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covid test for travel

Do You Need a COVID-19 Test for Travel? Follow Our Flowchart!

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With travel bans and restrictions, mandatory quarantines, testing requirements that seem to change by the day for states and countries around the world, knowing what you need for your next trip can be a challenge. We're here to help.

Follow our flowchart to see whether the state or country you're heading to has entry requirements and if you'll need to get a COVID-19 test before your departing flight – and maybe even before your flight home, too.


covid testing for travel


1. Read our guide to state-by-state travel restrictions
2. Check out what countries around the world require for entry
3. Get up to speed on new requirements to get a test before returning home from abroad


Resources for Domestic Travel

Whether you're heading to Alaska, Hawaii, or any state in between – even U.S. territories like Puerto Rico and the U.S. Virgin Islands – you'll want to check their travel requirements before boarding that flight.

There aren't currently any country-wide requirements for travel within the U.S., though we could soon see testing requirements for domestic flights.

Currently, each state has different entry requirements. See the updated list of state-by-state restrictions here.

For example, Hawaii requires a test from one of its approved testing partners taken no more than 72 hours prior to your final flight to Hawaii. Read more on Hawaii's requirements here.

Not sure where to get tested, or what kind of test you need? Check our Guide to COVID-19 Testing for Travelers. Many states are offering free testing at public sites, like this COVID-19 testing site at Minneapolis-St. Paul (MSP) Airport.


Resources for International Travel

There's no question: International travel has gotten more and more difficult throughout the pandemic.

Countries around the globe have levied travel restrictions or outright travel bans. And even countries that allow tourists with testing policies have drastically different requirements: Some give you 10 days, while others require a test taken no more than 72 hours before your flight.

So before you pack your bags, make sure you know the essentials. Does the country you're planning to visit require a COVID-19 test to enter? If you're not sure, check our Country-by-Country Guide to Travel Requirements. You'll find every country from Albania to Zimbabwe listed, with their unique requirements for entry.

Don't know what kind of test you need, or how to get the test back in time to meet the country's requirements? Read our Guide to COVID-19 Testing for Travelers.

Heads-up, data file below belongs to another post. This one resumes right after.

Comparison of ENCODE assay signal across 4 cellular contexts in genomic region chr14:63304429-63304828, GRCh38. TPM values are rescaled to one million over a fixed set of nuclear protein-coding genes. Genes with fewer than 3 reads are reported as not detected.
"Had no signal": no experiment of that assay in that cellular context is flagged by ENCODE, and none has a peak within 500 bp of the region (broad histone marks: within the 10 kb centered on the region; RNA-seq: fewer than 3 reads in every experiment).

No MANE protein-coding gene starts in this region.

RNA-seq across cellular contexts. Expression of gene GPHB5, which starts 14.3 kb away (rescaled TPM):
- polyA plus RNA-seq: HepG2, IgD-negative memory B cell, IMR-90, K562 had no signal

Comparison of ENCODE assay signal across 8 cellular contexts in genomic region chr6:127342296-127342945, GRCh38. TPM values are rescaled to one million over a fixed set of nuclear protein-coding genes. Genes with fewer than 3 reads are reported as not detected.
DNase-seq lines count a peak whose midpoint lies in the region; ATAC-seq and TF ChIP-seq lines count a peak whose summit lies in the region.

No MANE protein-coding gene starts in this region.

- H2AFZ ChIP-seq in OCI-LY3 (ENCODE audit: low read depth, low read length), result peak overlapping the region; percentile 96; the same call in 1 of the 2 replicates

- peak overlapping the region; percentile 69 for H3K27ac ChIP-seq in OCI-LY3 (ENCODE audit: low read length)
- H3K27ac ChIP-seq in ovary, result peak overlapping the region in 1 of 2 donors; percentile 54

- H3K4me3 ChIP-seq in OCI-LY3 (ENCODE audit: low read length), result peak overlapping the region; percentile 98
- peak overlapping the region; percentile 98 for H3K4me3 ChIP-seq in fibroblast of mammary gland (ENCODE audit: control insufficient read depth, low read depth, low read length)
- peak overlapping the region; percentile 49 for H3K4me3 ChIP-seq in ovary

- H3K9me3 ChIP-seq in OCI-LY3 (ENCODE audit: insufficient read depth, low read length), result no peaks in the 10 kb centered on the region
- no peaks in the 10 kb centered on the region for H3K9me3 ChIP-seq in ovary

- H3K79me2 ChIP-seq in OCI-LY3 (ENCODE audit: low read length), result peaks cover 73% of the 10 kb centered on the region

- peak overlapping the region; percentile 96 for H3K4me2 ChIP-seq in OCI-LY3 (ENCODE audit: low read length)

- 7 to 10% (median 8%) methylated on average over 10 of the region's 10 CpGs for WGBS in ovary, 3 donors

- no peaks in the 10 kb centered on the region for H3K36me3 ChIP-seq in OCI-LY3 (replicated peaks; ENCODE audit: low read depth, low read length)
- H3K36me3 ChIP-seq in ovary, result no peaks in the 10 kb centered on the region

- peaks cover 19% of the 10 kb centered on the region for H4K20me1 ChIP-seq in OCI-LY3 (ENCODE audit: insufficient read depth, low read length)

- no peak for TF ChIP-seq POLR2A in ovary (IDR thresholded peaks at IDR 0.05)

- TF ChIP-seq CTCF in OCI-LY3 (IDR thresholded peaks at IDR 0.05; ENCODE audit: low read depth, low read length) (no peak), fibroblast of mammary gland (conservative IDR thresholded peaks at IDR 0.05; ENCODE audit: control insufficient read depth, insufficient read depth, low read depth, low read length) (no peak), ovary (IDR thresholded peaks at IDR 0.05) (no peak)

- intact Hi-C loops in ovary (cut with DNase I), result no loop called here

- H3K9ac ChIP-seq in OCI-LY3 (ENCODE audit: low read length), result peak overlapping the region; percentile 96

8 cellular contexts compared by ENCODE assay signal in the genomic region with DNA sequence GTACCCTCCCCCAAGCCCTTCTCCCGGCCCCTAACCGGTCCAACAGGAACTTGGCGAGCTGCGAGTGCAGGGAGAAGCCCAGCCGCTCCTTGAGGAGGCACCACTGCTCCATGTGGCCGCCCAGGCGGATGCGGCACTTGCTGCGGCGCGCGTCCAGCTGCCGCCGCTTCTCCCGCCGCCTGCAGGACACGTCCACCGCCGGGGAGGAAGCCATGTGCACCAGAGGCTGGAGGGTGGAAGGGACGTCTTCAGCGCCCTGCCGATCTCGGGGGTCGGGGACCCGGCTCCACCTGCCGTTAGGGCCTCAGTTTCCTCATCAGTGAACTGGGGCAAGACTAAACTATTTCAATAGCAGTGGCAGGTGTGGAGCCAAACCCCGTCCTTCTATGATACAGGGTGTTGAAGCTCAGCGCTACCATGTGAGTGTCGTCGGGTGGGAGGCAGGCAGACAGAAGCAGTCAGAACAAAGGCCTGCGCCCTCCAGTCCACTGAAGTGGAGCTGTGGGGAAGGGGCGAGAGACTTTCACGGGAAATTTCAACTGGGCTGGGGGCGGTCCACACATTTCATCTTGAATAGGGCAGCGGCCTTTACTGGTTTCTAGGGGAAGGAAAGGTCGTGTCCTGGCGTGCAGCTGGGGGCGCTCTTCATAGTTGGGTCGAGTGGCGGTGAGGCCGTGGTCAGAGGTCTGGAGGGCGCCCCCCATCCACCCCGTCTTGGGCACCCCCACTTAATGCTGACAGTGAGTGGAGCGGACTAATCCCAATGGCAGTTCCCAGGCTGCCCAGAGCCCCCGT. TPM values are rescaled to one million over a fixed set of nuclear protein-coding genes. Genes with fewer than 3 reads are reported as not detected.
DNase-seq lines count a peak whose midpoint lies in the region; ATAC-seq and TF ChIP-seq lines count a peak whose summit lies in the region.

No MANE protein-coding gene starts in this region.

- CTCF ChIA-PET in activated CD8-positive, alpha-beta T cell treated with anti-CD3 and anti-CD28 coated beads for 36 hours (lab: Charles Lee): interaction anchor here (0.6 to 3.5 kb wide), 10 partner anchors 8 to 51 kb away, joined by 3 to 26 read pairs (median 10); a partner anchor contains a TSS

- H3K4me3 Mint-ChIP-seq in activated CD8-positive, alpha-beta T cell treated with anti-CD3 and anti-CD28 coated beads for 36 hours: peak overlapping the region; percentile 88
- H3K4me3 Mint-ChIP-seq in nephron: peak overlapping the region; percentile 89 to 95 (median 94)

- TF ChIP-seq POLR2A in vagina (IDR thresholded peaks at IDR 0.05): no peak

Testing to Get Back Home?

And the final piece of the puzzle with international travel: As of Jan. 26, you'll now need a negative COVID-19 test to get back to the U.S. – yes, even U.S. residents returning home. Without a test taken no more than three days before your flight home from Mexico, Costa Rica, or any foreign country, you won't be boarding that flight. Read all about this requirement .

Have questions about this testing rule?

  • Do I need a test to fly back from ____ country?
  • What if I've already had COVID-19?
  • What if I've been vaccinated?
  • Where can I get tested at my destination?
  • What kind of test do I need?
  • What if I get COVID-19 abroad?

We've answered all of these questions and more in our International Travel COVID-19 Testing FAQs.


Bottom Line

Travel restrictions and testing requirements have made boarding that plane – whether for a domestic or international trip – a bit more complicated. Use this flowchart to make sure you're not missing any requirements – and won't have any surprises in the boarding lane.

Find this helpful? Share with a friend, family member, or coworker with upcoming travel plans – it just might save them a big headache.

Editorial Disclaimer: Opinions expressed here are the author’s alone, not those of any bank, credit card issuer, airlines or hotel chain, and have not been reviewed, approved or otherwise endorsed by any of these entities.

Disclaimer: The responses below are not provided or commissioned by the bank advertiser. Responses have not been reviewed, approved or otherwise endorsed by the bank advertiser. It is not the bank advertiser’s responsibility to ensure all posts and/or questions are answered.

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